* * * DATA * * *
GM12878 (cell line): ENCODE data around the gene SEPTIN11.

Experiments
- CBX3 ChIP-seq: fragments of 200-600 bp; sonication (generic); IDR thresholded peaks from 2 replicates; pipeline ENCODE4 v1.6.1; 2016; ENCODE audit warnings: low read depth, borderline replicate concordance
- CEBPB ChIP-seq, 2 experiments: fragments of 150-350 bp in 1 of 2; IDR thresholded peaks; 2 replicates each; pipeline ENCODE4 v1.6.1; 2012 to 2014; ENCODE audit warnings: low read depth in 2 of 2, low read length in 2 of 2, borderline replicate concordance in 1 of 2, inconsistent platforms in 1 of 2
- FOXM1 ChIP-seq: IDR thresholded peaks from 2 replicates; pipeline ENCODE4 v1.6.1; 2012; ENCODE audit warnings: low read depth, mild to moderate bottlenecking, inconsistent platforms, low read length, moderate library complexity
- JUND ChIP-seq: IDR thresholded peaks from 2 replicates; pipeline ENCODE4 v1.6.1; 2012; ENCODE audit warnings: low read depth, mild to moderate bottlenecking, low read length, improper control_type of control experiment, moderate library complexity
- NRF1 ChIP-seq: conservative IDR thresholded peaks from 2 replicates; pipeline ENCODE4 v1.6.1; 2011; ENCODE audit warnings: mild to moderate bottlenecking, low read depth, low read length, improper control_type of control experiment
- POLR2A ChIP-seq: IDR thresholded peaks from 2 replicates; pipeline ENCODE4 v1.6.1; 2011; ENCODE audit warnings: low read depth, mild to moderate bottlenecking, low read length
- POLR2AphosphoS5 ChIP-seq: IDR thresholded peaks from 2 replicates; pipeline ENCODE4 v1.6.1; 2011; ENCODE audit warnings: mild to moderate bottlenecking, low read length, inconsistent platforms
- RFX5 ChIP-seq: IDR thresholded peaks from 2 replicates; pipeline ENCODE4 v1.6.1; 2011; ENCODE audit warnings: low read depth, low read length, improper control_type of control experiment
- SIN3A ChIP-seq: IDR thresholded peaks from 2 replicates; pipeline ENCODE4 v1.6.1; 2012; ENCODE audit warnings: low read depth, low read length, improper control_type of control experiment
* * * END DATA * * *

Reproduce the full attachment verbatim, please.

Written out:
GM12878 (cell line): ENCODE data around the gene SEPTIN11.

Experiments
- CBX3 ChIP-seq: fragments of 200-600 bp; sonication (generic); IDR thresholded peaks from 2 replicates; pipeline ENCODE4 v1.6.1; 2016; ENCODE audit warnings: low read depth, borderline replicate concordance
- CEBPB ChIP-seq, 2 experiments: fragments of 150-350 bp in 1 of 2; IDR thresholded peaks; 2 replicates each; pipeline ENCODE4 v1.6.1; 2012 to 2014; ENCODE audit warnings: low read depth in 2 of 2, low read length in 2 of 2, borderline replicate concordance in 1 of 2, inconsistent platforms in 1 of 2
- FOXM1 ChIP-seq: IDR thresholded peaks from 2 replicates; pipeline ENCODE4 v1.6.1; 2012; ENCODE audit warnings: low read depth, mild to moderate bottlenecking, inconsistent platforms, low read length, moderate library complexity
- JUND ChIP-seq: IDR thresholded peaks from 2 replicates; pipeline ENCODE4 v1.6.1; 2012; ENCODE audit warnings: low read depth, mild to moderate bottlenecking, low read length, improper control_type of control experiment, moderate library complexity
- NRF1 ChIP-seq: conservative IDR thresholded peaks from 2 replicates; pipeline ENCODE4 v1.6.1; 2011; ENCODE audit warnings: mild to moderate bottlenecking, low read depth, low read length, improper control_type of control experiment
- POLR2A ChIP-seq: IDR thresholded peaks from 2 replicates; pipeline ENCODE4 v1.6.1; 2011; ENCODE audit warnings: low read depth, mild to moderate bottlenecking, low read length
- POLR2AphosphoS5 ChIP-seq: IDR thresholded peaks from 2 replicates; pipeline ENCODE4 v1.6.1; 2011; ENCODE audit warnings: mild to moderate bottlenecking, low read length, inconsistent platforms
- RFX5 ChIP-seq: IDR thresholded peaks from 2 replicates; pipeline ENCODE4 v1.6.1; 2011; ENCODE audit warnings: low read depth, low read length, improper control_type of control experiment
- SIN3A ChIP-seq: IDR thresholded peaks from 2 replicates; pipeline ENCODE4 v1.6.1; 2012; ENCODE audit warnings: low read depth, low read length, improper control_type of control experiment